An Elizabethan feast of bravura performances
|Chicago Shakespeare presents|
Review by John Olson
He’s the character we may know best among all Shakespeare’s title characters, in a play likely to be one with which we’re less familiar. He’s Henry VIII – the king with the six wives (though not simultaneously). One divorced, two beheaded, one died of an illness, one marriage annulled, and one who outlived him. Henry VIII was immortalized in films like “A Man for All Seasons” and “Anne of the Thousand Days”, but so far as Shakespeare goes, his story is one of the Bard’s last plays and one of his minor ones. In fact, it’s not even “pure” Shakespeare: scholars agree it was written in collaboration with a younger writer named John Fletcher. It doesn’t have the same tragic arc of other Shakespearean title characters. Henry is the central character, but not really its protagonist. The play is more concerned with the people around him, including the wives and enemies who he mostly executed or otherwise destroyed. Much of it is talky, and its many intrigues are communicated largely through long expositional speeches. The language sounds to my ear less florid than most Shakespeare, and I only caught one great quote (“Men’s evil manners live in brass, their virtues we write in water”), but Henry VIII is more than a museum piece for Shakespeare completists: It’s a fascinating play with rich, large characters that – in this production – are performed marvelously.
Let’s start with Henry. The play covers his life from roughly age 31 to 43 – before he became the rotund caricature of his later years. This Henry, as played by Gregory Wooddell, is youthful, handsome, energetic, sexy and sexual. Barbara Gaines’s staging clearly takes the point that Henry’s discarding of his wives was more due to his continual lust for new women than his difficulty in getting a male heir from his wives. Wooddell’s Henry is charismatic – at times joyful and loving, at others, flirtatious and finally furious and dangerous. The New York based Wooddell is joined by a cast of some of Chicago’s greatest working actors, and they have ample opportunity to show their stuff. First among this impressive crew is Scott Jaeck as Cardinal Wolsey – manipulative, powerful, frantic and ultimately broken after he falls from Henry’s favor. Jaeck dominates the first half-hour of the second half and he’s spellbinding.
Ora Jones plays Katherine of Aragon, the monarch’s first wife. Jones is similarly impressive, showing Katherine’s journey from reigning queen to a divorced and banished “Princess Dowager” when she’s gravely ill and ultimately forgives Henry’s actions. It’s in that latter section halfway through the second half that Jones has her meatiest moments. They include a dream dance sequence in which the ailing Katherine imagines herself dancing romantically with Henry against a starry sky, to some of the lovely and elegant original music by Lindsay Jones. Katherine’s confidant is warmly played by Kevin Gudahl, who as Griffith delivers the aforementioned “written in water” quote. As the nobles who despise and ultimately outlast Wolsey, there’s Mike Nussbaum and David Lively. Nussbaum is a particular delight – delivering insights about Wolsey and the King with the witty and satiric tone that director Gaines has employed to entertaining effect.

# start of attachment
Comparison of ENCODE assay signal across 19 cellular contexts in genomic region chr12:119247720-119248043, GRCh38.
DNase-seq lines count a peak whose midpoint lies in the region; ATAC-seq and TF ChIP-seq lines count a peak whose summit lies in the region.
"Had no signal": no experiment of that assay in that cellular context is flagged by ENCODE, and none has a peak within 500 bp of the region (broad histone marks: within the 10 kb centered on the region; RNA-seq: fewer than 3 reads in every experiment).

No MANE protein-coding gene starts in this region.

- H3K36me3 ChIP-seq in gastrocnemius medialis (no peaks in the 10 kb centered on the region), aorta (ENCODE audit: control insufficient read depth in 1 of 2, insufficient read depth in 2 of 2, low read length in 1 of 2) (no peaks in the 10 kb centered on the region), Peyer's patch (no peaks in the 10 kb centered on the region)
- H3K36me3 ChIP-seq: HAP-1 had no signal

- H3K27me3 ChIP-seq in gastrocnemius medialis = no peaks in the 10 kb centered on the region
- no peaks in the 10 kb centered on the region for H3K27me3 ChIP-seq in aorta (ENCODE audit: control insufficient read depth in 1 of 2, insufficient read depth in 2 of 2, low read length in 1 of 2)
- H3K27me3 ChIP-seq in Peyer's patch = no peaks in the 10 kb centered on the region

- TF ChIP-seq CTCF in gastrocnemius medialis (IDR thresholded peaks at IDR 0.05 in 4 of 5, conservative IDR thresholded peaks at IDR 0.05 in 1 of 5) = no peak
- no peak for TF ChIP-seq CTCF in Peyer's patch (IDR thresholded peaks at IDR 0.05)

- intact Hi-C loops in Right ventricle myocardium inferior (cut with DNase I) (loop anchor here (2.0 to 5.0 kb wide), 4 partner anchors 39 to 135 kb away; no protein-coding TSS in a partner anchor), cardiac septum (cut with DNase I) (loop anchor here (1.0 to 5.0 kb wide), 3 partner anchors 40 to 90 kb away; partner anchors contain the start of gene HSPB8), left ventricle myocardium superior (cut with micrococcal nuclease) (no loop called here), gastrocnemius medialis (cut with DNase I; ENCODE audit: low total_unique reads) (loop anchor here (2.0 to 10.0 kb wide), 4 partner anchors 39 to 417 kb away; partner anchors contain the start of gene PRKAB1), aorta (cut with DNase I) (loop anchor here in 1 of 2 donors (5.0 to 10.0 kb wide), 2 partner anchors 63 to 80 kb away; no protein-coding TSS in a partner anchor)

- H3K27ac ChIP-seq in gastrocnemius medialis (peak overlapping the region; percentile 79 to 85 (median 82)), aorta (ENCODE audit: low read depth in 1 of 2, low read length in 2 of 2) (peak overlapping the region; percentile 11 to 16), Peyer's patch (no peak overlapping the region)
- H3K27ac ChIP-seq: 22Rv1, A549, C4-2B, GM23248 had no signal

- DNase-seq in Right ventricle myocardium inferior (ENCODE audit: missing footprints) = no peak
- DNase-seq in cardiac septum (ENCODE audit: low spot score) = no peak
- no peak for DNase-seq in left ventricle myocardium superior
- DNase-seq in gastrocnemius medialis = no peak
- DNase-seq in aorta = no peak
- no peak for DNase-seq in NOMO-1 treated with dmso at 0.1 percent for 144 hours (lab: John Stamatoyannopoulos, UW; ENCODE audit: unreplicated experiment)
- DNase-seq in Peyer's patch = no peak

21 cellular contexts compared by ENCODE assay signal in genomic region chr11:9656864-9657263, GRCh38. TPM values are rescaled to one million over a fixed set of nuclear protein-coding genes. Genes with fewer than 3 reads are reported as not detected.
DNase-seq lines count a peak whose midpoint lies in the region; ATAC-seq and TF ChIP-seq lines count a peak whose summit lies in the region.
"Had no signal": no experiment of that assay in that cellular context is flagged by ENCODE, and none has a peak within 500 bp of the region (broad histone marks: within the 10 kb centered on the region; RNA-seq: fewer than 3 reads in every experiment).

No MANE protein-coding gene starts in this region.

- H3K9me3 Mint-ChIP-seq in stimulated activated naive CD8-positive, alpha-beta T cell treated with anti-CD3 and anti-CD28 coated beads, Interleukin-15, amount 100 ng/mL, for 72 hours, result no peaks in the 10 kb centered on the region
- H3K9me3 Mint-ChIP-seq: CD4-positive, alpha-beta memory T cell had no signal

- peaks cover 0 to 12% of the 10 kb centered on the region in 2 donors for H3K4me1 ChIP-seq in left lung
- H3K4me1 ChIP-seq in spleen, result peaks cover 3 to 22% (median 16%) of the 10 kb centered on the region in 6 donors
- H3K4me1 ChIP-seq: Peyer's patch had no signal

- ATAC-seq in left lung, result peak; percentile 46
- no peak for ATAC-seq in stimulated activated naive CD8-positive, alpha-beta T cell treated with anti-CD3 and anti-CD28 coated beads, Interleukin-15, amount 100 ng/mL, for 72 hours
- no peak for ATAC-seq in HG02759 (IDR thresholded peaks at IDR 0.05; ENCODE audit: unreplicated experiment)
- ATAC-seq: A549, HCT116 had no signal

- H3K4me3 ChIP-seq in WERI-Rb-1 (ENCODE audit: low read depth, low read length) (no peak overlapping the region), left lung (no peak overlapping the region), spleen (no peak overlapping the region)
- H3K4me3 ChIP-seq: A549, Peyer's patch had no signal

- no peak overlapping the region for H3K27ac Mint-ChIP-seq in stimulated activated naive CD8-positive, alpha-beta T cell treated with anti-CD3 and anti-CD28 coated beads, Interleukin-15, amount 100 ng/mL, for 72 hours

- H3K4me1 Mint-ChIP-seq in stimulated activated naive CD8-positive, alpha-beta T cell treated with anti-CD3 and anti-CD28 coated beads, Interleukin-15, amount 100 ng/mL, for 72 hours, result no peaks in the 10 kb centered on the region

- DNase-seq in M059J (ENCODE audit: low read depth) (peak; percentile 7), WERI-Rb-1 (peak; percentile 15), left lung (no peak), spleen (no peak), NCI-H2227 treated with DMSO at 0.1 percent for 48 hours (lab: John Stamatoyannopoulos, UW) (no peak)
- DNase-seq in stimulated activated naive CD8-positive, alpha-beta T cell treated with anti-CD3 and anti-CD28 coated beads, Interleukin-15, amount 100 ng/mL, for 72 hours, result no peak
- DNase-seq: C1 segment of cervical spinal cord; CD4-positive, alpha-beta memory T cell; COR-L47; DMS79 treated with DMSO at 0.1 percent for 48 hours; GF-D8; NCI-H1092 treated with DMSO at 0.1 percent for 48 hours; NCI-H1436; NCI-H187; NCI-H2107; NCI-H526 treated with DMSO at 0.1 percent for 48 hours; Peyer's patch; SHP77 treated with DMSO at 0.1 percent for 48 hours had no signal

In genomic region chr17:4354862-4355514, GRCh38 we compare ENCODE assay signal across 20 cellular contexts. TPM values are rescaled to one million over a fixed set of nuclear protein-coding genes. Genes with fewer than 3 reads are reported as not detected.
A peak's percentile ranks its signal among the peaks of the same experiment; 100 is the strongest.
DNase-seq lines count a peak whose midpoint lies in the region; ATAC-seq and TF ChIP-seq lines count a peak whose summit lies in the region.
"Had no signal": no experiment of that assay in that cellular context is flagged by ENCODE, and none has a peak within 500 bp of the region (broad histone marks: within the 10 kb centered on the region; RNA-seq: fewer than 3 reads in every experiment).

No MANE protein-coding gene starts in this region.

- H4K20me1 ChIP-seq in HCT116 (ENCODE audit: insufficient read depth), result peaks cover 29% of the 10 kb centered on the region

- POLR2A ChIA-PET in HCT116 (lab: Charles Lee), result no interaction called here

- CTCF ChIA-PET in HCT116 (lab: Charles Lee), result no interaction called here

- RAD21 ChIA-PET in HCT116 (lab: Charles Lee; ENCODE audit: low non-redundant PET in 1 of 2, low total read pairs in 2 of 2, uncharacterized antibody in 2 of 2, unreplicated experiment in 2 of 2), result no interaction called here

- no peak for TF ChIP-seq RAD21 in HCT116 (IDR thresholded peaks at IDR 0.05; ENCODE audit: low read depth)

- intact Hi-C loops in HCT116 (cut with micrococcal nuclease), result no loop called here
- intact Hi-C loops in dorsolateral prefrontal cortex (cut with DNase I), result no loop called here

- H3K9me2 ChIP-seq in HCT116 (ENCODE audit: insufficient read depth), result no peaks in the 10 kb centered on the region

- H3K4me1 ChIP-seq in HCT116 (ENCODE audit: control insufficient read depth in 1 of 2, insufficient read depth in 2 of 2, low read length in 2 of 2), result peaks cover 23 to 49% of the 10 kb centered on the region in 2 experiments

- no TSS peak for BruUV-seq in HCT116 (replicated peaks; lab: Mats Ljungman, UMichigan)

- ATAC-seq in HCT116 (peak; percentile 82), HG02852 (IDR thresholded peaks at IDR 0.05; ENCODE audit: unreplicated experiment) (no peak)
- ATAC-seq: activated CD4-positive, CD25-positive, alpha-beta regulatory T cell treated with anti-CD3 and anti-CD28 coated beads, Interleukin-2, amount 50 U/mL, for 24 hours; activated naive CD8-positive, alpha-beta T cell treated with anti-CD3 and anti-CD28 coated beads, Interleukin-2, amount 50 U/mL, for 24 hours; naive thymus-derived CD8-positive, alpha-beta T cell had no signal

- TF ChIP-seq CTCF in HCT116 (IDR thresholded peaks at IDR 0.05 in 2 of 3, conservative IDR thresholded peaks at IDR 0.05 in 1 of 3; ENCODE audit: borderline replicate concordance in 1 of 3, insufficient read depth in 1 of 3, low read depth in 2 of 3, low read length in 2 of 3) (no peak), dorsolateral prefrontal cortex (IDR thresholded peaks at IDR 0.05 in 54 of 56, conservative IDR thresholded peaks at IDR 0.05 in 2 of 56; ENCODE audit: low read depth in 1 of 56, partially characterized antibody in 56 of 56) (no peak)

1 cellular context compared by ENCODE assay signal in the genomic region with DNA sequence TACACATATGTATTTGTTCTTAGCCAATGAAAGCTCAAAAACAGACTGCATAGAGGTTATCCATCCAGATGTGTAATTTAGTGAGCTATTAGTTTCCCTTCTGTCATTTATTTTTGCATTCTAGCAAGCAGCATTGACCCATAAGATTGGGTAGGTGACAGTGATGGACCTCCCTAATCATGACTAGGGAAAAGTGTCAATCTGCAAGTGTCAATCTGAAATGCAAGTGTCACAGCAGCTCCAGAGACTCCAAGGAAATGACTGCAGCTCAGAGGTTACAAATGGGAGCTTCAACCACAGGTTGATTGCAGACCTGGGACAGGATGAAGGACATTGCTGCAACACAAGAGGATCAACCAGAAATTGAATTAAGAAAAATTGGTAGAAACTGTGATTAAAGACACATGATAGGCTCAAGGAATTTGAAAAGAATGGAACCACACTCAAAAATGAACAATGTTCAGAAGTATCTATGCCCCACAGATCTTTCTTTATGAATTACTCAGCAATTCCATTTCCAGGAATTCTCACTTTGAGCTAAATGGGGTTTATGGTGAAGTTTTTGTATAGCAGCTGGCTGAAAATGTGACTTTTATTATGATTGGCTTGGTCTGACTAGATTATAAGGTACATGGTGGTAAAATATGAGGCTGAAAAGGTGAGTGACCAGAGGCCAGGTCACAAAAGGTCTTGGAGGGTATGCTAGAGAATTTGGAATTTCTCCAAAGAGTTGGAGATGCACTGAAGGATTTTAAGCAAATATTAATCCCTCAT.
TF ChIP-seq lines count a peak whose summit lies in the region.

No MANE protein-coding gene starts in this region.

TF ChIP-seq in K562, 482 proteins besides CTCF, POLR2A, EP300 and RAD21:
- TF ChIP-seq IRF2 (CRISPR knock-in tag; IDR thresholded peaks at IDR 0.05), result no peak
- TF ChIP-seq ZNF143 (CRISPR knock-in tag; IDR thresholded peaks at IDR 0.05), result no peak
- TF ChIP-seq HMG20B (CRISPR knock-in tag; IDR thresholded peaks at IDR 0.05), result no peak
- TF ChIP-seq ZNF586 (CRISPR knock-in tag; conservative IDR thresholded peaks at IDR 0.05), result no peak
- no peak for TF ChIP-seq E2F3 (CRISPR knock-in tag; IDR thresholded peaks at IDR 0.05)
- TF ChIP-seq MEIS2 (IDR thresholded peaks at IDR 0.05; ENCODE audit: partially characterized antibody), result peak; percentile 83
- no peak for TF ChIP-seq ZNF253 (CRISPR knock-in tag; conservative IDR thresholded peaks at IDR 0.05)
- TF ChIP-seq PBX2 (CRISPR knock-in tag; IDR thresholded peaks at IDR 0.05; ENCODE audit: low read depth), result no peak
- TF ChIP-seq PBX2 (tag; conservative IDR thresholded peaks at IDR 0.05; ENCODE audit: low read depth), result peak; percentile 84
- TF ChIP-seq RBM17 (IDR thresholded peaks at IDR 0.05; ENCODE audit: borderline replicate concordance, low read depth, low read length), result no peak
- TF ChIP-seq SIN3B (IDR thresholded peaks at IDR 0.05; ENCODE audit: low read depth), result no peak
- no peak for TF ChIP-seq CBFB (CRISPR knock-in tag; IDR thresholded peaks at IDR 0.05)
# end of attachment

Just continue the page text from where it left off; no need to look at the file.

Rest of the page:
Gaines’s production is not big on scenery – James Noone mostly uses giant flowing fabrics to suggest locales and changes of scene. He also gives us a huge and terrifying fiery furnace into which characters symbolically walk into their death. Even without flats or backdrops, we’re drawn into the era with Mariann S. Verheyen’s costumes and Melissa Veal’s wig and make-up design. Time of day and place are beautifully established by Anne Militello’s lighting design. Harrison McEldowney’s choreography – in addition to the dance between Katherine and Henry – includes one between Henry and Anne Boleyn – an erotic moment which establishes Henry’s intense sexual attraction to Anne.
Henry VIII may be minor Shakespeare, but it’s major Chicago Shakespeare Theater work. Though less a spectacle than we frequently see on Navy Pier, it contains spectacular acting that is just a treat to behold. Ms. Gaines’ cast gives the Elizabethan language a natural feel, and the sharp, biting tone she establishes makes the play feel as pointed as a contemporary satire.
Henry VIII continues through June 16 at Chicago Shakespeare, Navy Pier, 800 E. Grand (map), with performances xxx. Tickets are $58-$78, and are available by phone (312-595-5600) or online through their website (check for half-price tickets at Goldstar.com). More information at ChicagoShakes.com. (Running time: 2 hours 30 minutes, includes an intermission)
Photos by Liz Lauren
Mike Nussbaum (Duke of Suffolk), David Lively (Duke of Norfolk), Andrew Long (Duke of Buckingham, Cranmer, Ensemble ), Scott Jaeck (Cardinal Wolsey), Samuel Taylor (Thomas Cromwell, Ensemble), John Byrnes (Brandon, Bishop of Lincoln, Ensemble), Gregory Wooddell (King Henry VIII), Ora Jones (Queen Katherine), Kevin Gudahl (Surveyor to the Duke of Buckingham, Griffith, Sir Thomas More), Nathan M. Hosner (Lord Chamberlain, Ensemble), Adam Brown (Lord Sandys, Ensemble), William Dick (Sir Thomas Lovell, Ensemble), Christina Pumariega (Anne Boleyn), David Darlow (Cardinal Campeius, Ensemble), Lance Baker (Gardiner, Ensemble), Kate Buddeke (Old Lady), Alexa Ray Meyers (Patience, Ensemble), Hillary Horvath (Jane Seymour, Ensemble), Anu Bhatt, Nicholas Druzbanski, Cassandra Nelson (Ensemble).
behind the scenes
Barbara Gaines (director), James Noone (scenic design), Anne Militello (lighting design), Lindsay Jones (original music, sound design), Melissa Veal (wig and makeup design), Harrison McEldowney (choreography), Kevin Gudahl (verse coach), Bob Mason (casting), Deborah Acker (production stage manager), Calyn P. Swain (assistant stage manager), Mariann S. Verheyen (costume design), Liz Lauren (photos).